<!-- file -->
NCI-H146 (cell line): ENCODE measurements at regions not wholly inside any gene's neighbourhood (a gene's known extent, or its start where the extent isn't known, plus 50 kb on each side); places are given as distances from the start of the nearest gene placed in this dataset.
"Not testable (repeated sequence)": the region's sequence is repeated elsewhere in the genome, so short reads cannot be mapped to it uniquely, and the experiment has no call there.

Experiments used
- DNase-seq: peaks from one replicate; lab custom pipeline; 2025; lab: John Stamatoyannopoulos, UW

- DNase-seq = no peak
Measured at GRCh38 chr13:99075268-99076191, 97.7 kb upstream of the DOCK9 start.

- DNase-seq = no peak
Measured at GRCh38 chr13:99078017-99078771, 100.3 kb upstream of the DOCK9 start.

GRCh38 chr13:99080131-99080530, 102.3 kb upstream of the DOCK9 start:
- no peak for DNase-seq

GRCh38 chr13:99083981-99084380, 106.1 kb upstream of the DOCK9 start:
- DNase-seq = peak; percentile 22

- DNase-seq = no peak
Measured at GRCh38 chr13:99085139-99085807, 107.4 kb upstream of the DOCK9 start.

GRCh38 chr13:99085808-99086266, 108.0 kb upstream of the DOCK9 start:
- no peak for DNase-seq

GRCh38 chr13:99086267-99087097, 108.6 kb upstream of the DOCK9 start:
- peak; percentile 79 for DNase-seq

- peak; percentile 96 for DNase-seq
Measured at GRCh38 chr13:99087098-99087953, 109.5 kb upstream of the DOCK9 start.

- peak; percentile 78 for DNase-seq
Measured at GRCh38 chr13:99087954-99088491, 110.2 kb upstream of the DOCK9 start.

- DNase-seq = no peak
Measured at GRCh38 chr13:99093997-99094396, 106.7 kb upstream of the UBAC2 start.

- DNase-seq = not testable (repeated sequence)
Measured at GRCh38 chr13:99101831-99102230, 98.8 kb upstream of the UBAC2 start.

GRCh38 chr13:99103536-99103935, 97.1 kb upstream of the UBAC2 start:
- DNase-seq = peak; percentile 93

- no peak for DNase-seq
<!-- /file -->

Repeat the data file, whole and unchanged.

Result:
NCI-H146 (cell line): ENCODE measurements at regions not wholly inside any gene's neighbourhood (a gene's known extent, or its start where the extent isn't known, plus 50 kb on each side); places are given as distances from the start of the nearest gene placed in this dataset.
"Not testable (repeated sequence)": the region's sequence is repeated elsewhere in the genome, so short reads cannot be mapped to it uniquely, and the experiment has no call there.

Experiments used
- DNase-seq: peaks from one replicate; lab custom pipeline; 2025; lab: John Stamatoyannopoulos, UW

- DNase-seq = no peak
Measured at GRCh38 chr13:99075268-99076191, 97.7 kb upstream of the DOCK9 start.

- DNase-seq = no peak
Measured at GRCh38 chr13:99078017-99078771, 100.3 kb upstream of the DOCK9 start.

GRCh38 chr13:99080131-99080530, 102.3 kb upstream of the DOCK9 start:
- no peak for DNase-seq

GRCh38 chr13:99083981-99084380, 106.1 kb upstream of the DOCK9 start:
- DNase-seq = peak; percentile 22

- DNase-seq = no peak
Measured at GRCh38 chr13:99085139-99085807, 107.4 kb upstream of the DOCK9 start.

GRCh38 chr13:99085808-99086266, 108.0 kb upstream of the DOCK9 start:
- no peak for DNase-seq

GRCh38 chr13:99086267-99087097, 108.6 kb upstream of the DOCK9 start:
- peak; percentile 79 for DNase-seq

- peak; percentile 96 for DNase-seq
Measured at GRCh38 chr13:99087098-99087953, 109.5 kb upstream of the DOCK9 start.

- peak; percentile 78 for DNase-seq
Measured at GRCh38 chr13:99087954-99088491, 110.2 kb upstream of the DOCK9 start.

- DNase-seq = no peak
Measured at GRCh38 chr13:99093997-99094396, 106.7 kb upstream of the UBAC2 start.

- DNase-seq = not testable (repeated sequence)
Measured at GRCh38 chr13:99101831-99102230, 98.8 kb upstream of the UBAC2 start.

GRCh38 chr13:99103536-99103935, 97.1 kb upstream of the UBAC2 start:
- DNase-seq = peak; percentile 93

- no peak for DNase-seq